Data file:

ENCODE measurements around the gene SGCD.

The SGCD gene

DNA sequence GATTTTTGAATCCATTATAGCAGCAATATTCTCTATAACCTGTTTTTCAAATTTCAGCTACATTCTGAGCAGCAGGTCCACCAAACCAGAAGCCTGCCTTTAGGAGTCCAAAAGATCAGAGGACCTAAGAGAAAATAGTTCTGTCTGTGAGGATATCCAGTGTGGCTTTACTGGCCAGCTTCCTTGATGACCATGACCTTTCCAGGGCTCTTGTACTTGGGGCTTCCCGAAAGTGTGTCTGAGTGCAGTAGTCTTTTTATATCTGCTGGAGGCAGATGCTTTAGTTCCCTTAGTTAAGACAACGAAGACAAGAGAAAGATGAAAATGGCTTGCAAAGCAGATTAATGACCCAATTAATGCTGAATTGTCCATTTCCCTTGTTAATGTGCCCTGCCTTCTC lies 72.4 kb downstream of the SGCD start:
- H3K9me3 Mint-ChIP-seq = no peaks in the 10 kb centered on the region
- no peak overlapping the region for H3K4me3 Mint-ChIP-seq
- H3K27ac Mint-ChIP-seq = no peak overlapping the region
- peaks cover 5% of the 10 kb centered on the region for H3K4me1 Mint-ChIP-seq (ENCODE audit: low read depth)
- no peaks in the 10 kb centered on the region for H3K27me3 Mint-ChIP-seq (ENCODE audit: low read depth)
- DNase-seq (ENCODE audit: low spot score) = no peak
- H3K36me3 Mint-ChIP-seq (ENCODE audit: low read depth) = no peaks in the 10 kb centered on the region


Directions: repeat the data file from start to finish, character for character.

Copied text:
ENCODE measurements around the gene SGCD.

The SGCD gene

DNA sequence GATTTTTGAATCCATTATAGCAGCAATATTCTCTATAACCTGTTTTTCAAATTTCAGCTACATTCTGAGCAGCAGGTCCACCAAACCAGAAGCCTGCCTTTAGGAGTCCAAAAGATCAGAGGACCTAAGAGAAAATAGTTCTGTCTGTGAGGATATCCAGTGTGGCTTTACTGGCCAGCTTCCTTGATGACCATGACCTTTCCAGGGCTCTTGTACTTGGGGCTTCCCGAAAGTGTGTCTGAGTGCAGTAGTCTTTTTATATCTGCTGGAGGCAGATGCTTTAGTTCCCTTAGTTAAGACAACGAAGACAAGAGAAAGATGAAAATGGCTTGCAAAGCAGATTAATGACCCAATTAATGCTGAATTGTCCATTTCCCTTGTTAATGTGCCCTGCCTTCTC lies 72.4 kb downstream of the SGCD start:
- H3K9me3 Mint-ChIP-seq = no peaks in the 10 kb centered on the region
- no peak overlapping the region for H3K4me3 Mint-ChIP-seq
- H3K27ac Mint-ChIP-seq = no peak overlapping the region
- peaks cover 5% of the 10 kb centered on the region for H3K4me1 Mint-ChIP-seq (ENCODE audit: low read depth)
- no peaks in the 10 kb centered on the region for H3K27me3 Mint-ChIP-seq (ENCODE audit: low read depth)
- DNase-seq (ENCODE audit: low spot score) = no peak
- H3K36me3 Mint-ChIP-seq (ENCODE audit: low read depth) = no peaks in the 10 kb centered on the region